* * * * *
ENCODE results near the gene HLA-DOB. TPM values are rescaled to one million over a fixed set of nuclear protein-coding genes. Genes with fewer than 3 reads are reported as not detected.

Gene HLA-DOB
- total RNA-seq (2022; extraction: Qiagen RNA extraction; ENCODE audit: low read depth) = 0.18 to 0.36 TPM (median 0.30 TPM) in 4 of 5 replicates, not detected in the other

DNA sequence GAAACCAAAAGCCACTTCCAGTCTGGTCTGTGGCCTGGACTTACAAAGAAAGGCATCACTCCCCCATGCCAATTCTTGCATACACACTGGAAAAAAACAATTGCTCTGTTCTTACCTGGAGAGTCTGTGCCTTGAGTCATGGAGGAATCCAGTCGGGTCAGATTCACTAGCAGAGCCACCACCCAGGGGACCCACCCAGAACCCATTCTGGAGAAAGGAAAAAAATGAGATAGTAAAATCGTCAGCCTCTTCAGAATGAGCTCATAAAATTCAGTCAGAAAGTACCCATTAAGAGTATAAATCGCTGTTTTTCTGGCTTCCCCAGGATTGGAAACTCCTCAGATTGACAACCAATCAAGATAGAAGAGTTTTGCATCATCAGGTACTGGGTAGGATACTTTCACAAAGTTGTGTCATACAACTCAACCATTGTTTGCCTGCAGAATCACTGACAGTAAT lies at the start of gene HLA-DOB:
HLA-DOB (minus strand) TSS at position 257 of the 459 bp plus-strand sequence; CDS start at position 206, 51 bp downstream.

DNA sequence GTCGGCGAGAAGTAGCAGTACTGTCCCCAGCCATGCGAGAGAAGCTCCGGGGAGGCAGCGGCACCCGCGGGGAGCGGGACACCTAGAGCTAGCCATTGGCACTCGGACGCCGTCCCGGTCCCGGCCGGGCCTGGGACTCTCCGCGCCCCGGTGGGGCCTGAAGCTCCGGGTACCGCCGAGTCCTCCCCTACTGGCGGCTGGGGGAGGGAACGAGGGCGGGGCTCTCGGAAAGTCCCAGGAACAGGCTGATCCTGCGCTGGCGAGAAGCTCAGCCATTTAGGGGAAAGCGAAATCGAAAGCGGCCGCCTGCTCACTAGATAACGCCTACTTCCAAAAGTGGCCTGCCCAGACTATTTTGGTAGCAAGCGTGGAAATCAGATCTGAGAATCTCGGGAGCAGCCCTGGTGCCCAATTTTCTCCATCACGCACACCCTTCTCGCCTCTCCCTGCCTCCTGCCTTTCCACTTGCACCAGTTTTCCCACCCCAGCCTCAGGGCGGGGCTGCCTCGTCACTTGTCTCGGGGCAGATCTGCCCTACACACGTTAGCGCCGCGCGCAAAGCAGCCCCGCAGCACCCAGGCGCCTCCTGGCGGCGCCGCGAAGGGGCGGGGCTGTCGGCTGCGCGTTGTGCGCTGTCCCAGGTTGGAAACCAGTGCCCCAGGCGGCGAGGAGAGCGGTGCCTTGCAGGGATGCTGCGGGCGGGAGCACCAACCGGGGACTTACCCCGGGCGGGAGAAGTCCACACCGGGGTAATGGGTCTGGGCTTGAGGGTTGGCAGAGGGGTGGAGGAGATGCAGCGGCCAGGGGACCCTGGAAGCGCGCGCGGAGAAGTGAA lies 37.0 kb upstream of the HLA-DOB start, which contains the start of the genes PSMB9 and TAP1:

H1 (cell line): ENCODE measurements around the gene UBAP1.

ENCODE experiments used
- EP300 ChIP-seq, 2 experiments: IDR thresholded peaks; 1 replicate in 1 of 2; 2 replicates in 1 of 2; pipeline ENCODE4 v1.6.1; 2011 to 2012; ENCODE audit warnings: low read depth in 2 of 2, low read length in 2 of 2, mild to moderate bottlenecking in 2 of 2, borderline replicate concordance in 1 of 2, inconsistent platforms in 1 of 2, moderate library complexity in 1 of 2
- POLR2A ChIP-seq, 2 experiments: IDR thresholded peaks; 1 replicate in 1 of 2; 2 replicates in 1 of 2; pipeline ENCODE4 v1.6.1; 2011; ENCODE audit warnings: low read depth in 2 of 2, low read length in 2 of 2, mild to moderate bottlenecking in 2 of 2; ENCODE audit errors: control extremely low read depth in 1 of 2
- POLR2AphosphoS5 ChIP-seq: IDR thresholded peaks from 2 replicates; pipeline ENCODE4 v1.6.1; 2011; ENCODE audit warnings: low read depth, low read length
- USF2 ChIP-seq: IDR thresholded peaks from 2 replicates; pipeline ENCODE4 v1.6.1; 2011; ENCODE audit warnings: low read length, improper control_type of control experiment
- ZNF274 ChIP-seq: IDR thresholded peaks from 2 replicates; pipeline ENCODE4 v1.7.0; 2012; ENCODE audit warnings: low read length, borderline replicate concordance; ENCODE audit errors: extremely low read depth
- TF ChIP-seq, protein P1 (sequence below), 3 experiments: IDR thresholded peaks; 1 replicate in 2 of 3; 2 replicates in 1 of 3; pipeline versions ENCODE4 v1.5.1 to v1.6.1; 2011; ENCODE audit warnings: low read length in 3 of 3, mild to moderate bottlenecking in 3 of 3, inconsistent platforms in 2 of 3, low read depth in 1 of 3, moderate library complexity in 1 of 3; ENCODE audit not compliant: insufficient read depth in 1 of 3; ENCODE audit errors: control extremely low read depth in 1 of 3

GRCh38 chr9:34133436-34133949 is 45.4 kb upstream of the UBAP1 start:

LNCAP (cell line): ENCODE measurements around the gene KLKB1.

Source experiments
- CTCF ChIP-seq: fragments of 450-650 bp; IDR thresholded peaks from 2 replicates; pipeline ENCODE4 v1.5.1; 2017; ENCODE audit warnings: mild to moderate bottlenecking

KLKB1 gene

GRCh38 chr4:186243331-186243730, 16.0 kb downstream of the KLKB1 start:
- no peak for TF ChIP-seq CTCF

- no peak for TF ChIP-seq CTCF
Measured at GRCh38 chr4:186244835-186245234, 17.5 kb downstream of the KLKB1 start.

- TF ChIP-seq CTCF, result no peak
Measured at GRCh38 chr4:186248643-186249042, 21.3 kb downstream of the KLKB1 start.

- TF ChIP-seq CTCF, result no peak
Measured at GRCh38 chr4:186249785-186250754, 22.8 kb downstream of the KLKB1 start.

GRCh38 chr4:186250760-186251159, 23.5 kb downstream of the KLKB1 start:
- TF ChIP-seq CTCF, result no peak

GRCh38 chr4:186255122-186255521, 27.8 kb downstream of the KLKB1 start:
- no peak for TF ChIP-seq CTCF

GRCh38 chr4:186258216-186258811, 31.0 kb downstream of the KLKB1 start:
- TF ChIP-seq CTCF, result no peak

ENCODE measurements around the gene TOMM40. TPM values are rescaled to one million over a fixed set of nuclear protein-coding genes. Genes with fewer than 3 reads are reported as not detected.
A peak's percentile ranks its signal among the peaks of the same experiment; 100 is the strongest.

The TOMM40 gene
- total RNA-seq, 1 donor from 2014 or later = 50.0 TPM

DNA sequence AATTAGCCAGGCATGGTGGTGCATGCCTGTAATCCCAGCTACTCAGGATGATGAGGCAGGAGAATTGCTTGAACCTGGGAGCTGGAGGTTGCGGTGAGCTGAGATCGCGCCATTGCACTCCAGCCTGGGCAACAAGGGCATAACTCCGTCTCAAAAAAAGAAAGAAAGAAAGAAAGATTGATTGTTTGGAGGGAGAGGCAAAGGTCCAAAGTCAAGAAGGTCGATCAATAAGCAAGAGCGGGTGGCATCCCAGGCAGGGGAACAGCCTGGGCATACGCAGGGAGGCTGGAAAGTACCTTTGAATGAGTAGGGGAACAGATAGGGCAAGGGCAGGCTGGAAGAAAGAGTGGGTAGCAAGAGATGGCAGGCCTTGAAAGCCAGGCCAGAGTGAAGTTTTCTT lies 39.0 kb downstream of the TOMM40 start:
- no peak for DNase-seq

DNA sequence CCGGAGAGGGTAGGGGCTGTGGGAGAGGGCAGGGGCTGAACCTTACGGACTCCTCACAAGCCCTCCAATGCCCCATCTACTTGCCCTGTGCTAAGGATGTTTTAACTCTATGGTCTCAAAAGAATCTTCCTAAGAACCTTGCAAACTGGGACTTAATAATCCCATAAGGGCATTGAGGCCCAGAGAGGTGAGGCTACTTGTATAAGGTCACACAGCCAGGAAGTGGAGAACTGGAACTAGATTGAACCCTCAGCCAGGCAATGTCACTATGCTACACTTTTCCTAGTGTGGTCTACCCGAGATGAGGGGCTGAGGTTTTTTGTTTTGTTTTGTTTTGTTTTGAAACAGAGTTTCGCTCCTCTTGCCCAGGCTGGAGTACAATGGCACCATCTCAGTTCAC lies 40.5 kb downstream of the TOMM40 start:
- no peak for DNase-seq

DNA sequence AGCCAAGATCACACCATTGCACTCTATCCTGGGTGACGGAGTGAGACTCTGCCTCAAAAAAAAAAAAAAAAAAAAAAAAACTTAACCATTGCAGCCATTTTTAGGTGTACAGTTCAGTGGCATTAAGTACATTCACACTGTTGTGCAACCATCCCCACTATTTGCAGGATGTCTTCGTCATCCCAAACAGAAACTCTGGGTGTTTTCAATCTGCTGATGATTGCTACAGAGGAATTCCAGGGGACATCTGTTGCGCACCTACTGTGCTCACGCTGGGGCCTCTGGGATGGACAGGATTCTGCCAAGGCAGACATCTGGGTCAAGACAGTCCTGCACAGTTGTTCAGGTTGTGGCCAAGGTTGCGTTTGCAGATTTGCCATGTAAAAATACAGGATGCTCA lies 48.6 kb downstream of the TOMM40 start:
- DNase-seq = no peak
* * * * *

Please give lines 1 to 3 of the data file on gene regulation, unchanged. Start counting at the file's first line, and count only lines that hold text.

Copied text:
ENCODE results near the gene HLA-DOB. TPM values are rescaled to one million over a fixed set of nuclear protein-coding genes. Genes with fewer than 3 reads are reported as not detected.

Gene HLA-DOB
- total RNA-seq (2022; extraction: Qiagen RNA extraction; ENCODE audit: low read depth) = 0.18 to 0.36 TPM (median 0.30 TPM) in 4 of 5 replicates, not detected in the other